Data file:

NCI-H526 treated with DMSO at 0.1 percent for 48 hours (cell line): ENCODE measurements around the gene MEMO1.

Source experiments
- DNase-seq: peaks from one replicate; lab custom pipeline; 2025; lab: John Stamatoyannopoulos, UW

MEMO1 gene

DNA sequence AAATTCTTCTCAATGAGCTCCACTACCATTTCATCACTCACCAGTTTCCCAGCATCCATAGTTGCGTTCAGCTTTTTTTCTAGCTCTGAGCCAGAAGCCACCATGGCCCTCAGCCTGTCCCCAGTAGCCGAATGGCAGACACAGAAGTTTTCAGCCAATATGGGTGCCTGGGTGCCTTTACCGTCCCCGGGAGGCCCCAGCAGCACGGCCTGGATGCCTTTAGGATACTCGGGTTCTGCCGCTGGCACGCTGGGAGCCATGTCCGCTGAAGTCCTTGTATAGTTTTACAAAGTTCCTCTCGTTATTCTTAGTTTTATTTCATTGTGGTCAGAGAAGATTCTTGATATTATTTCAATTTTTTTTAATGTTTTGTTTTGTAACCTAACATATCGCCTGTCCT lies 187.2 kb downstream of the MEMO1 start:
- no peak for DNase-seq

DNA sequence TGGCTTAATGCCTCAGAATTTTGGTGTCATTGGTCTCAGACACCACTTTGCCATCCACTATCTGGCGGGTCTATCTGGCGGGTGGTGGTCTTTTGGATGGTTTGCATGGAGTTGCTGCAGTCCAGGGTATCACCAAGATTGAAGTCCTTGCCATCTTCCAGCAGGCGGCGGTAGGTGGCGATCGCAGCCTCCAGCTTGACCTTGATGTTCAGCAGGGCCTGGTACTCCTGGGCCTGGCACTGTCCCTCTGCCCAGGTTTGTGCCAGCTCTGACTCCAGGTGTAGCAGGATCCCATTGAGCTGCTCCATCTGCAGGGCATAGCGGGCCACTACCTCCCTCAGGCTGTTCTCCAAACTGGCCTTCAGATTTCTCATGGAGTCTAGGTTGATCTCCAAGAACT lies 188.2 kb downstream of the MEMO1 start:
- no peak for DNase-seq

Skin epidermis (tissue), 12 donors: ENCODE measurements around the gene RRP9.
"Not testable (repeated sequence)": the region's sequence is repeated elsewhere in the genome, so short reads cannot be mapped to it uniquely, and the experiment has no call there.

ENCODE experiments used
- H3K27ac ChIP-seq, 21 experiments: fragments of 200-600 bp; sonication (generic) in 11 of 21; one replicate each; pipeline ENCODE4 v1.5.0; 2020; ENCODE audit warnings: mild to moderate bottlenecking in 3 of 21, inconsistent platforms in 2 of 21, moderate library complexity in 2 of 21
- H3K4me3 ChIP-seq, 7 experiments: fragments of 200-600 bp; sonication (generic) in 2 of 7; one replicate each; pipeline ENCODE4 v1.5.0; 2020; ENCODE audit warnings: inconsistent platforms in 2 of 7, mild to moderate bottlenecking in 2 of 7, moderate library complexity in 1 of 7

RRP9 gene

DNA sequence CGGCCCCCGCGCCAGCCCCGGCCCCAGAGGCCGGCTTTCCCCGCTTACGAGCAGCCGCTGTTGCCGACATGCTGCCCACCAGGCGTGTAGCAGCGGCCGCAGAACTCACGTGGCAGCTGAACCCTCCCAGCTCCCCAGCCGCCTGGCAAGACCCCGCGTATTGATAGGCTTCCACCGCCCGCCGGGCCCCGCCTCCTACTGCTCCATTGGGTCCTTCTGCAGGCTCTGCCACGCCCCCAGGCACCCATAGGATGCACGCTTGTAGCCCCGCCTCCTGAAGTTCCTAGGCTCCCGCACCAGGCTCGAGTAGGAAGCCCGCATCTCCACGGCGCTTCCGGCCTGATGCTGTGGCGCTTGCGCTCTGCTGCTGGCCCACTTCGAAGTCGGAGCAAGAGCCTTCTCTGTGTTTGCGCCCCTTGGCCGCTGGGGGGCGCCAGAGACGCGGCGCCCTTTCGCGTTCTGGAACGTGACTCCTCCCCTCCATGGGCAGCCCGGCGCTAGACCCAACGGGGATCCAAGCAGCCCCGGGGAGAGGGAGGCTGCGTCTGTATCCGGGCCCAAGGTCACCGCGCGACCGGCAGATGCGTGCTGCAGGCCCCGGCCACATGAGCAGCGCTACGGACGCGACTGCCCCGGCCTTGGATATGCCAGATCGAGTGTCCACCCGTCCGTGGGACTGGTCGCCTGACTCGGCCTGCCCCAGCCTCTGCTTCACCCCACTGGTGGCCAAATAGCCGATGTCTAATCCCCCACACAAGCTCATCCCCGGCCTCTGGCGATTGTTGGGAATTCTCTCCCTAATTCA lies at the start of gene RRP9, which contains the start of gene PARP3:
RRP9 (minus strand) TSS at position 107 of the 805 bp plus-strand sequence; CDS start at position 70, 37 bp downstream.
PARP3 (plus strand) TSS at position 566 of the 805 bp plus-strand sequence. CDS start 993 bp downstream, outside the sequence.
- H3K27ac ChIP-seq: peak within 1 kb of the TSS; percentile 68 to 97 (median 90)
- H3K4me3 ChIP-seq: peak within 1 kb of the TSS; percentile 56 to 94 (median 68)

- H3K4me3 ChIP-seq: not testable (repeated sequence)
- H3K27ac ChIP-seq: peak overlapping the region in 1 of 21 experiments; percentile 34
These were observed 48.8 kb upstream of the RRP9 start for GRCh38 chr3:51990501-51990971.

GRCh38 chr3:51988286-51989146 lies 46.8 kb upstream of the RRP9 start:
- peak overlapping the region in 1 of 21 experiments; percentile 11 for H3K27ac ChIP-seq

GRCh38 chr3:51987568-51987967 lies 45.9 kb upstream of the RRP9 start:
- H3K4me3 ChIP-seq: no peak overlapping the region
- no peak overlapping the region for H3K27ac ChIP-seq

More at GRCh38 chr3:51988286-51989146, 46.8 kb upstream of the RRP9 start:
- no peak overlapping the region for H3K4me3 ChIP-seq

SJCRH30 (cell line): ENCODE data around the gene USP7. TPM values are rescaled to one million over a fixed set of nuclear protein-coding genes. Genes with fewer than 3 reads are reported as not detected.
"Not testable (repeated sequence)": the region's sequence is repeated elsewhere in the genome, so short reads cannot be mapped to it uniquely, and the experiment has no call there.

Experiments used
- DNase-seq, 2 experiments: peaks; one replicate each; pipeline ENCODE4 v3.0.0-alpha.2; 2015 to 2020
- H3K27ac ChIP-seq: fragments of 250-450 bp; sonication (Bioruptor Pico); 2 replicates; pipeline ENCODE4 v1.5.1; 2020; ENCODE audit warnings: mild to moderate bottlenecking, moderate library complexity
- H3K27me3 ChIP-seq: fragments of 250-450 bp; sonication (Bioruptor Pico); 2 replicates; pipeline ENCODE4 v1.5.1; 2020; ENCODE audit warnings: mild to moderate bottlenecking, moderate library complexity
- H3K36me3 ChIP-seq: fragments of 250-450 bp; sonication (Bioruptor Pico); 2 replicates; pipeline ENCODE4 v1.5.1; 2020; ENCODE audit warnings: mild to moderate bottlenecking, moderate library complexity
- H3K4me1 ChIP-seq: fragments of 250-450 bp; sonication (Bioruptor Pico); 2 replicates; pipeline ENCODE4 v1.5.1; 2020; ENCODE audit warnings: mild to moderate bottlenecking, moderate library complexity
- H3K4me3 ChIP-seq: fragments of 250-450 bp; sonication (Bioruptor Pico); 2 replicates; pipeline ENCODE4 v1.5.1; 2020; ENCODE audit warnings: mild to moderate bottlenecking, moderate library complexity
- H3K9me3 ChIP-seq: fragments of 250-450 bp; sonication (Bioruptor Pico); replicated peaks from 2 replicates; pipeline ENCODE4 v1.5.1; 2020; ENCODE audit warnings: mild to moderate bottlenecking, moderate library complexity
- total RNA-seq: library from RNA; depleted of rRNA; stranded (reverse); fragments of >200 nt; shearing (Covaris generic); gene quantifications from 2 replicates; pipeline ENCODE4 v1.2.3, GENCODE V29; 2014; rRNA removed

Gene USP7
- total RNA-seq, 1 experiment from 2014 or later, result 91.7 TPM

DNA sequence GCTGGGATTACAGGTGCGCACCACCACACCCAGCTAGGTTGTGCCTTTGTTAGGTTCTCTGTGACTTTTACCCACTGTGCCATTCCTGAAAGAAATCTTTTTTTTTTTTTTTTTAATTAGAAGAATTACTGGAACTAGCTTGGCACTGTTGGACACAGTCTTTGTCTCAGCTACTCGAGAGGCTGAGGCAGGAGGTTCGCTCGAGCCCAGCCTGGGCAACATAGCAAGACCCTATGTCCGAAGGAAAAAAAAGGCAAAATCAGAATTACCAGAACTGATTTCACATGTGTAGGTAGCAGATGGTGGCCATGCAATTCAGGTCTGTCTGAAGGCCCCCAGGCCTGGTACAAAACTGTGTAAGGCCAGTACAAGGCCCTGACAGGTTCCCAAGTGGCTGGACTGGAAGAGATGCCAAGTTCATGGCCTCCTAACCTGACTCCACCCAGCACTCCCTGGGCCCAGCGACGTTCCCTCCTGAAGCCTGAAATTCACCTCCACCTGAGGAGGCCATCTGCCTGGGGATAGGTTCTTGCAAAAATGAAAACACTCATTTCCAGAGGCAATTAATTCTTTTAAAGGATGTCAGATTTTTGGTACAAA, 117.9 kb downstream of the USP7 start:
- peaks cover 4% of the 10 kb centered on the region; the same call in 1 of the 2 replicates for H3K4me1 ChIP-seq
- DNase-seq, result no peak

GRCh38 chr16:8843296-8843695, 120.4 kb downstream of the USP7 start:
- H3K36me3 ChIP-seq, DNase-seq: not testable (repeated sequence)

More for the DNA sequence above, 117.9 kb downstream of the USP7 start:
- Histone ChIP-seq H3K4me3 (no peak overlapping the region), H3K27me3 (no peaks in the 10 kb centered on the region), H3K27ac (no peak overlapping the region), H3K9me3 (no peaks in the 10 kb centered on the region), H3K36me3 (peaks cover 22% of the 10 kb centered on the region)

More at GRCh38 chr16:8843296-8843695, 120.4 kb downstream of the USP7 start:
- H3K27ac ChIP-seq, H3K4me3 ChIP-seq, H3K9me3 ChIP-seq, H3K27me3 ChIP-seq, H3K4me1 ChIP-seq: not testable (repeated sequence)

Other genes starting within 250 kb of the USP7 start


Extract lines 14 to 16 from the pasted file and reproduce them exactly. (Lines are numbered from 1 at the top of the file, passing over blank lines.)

RRP9 gene

DNA sequence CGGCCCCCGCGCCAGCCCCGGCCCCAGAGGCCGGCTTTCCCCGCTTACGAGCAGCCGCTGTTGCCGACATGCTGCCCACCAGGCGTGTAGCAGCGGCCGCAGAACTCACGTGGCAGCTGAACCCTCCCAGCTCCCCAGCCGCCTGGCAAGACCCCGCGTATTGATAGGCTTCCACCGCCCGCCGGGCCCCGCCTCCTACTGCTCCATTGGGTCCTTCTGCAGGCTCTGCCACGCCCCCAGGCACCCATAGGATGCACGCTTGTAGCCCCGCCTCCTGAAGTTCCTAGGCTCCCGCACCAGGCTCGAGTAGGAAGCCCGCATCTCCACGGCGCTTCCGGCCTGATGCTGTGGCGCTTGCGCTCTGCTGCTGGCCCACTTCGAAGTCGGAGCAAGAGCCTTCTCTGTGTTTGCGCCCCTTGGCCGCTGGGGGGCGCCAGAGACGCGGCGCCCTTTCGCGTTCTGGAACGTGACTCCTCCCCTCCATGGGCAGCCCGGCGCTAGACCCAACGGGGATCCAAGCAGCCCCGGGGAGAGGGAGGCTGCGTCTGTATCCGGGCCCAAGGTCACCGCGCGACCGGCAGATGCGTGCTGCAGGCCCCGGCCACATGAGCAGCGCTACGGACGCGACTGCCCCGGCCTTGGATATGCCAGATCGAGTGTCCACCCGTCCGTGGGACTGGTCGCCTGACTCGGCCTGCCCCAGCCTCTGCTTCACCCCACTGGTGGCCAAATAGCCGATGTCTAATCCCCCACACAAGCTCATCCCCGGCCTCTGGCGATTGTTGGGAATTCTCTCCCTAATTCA lies at the start of gene RRP9, which contains the start of gene PARP3:
RRP9 (minus strand) TSS at position 107 of the 805 bp plus-strand sequence; CDS start at position 70, 37 bp downstream.